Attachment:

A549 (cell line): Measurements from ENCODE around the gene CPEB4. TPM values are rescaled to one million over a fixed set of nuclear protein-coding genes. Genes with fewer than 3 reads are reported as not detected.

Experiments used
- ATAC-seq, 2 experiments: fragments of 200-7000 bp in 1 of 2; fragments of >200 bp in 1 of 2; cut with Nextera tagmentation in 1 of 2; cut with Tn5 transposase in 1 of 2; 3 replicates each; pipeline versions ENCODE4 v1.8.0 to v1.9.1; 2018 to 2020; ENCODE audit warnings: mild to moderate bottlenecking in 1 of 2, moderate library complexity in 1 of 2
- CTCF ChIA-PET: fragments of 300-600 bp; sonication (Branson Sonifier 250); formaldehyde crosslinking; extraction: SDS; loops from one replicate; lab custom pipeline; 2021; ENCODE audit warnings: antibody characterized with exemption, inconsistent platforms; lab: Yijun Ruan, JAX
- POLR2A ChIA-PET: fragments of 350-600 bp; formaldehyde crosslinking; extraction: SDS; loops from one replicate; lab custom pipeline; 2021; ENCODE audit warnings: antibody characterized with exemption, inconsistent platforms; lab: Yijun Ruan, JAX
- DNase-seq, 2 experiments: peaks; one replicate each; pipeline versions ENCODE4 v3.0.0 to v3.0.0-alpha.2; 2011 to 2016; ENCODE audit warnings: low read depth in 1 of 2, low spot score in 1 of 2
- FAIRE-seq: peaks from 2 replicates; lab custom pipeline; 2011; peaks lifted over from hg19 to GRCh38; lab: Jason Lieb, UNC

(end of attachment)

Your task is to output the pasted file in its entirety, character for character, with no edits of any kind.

A549 (cell line): Measurements from ENCODE around the gene CPEB4. TPM values are rescaled to one million over a fixed set of nuclear protein-coding genes. Genes with fewer than 3 reads are reported as not detected.

Experiments used
- ATAC-seq, 2 experiments: fragments of 200-7000 bp in 1 of 2; fragments of >200 bp in 1 of 2; cut with Nextera tagmentation in 1 of 2; cut with Tn5 transposase in 1 of 2; 3 replicates each; pipeline versions ENCODE4 v1.8.0 to v1.9.1; 2018 to 2020; ENCODE audit warnings: mild to moderate bottlenecking in 1 of 2, moderate library complexity in 1 of 2
- CTCF ChIA-PET: fragments of 300-600 bp; sonication (Branson Sonifier 250); formaldehyde crosslinking; extraction: SDS; loops from one replicate; lab custom pipeline; 2021; ENCODE audit warnings: antibody characterized with exemption, inconsistent platforms; lab: Yijun Ruan, JAX
- POLR2A ChIA-PET: fragments of 350-600 bp; formaldehyde crosslinking; extraction: SDS; loops from one replicate; lab custom pipeline; 2021; ENCODE audit warnings: antibody characterized with exemption, inconsistent platforms; lab: Yijun Ruan, JAX
- DNase-seq, 2 experiments: peaks; one replicate each; pipeline versions ENCODE4 v3.0.0 to v3.0.0-alpha.2; 2011 to 2016; ENCODE audit warnings: low read depth in 1 of 2, low spot score in 1 of 2
- FAIRE-seq: peaks from 2 replicates; lab custom pipeline; 2011; peaks lifted over from hg19 to GRCh38; lab: Jason Lieb, UNC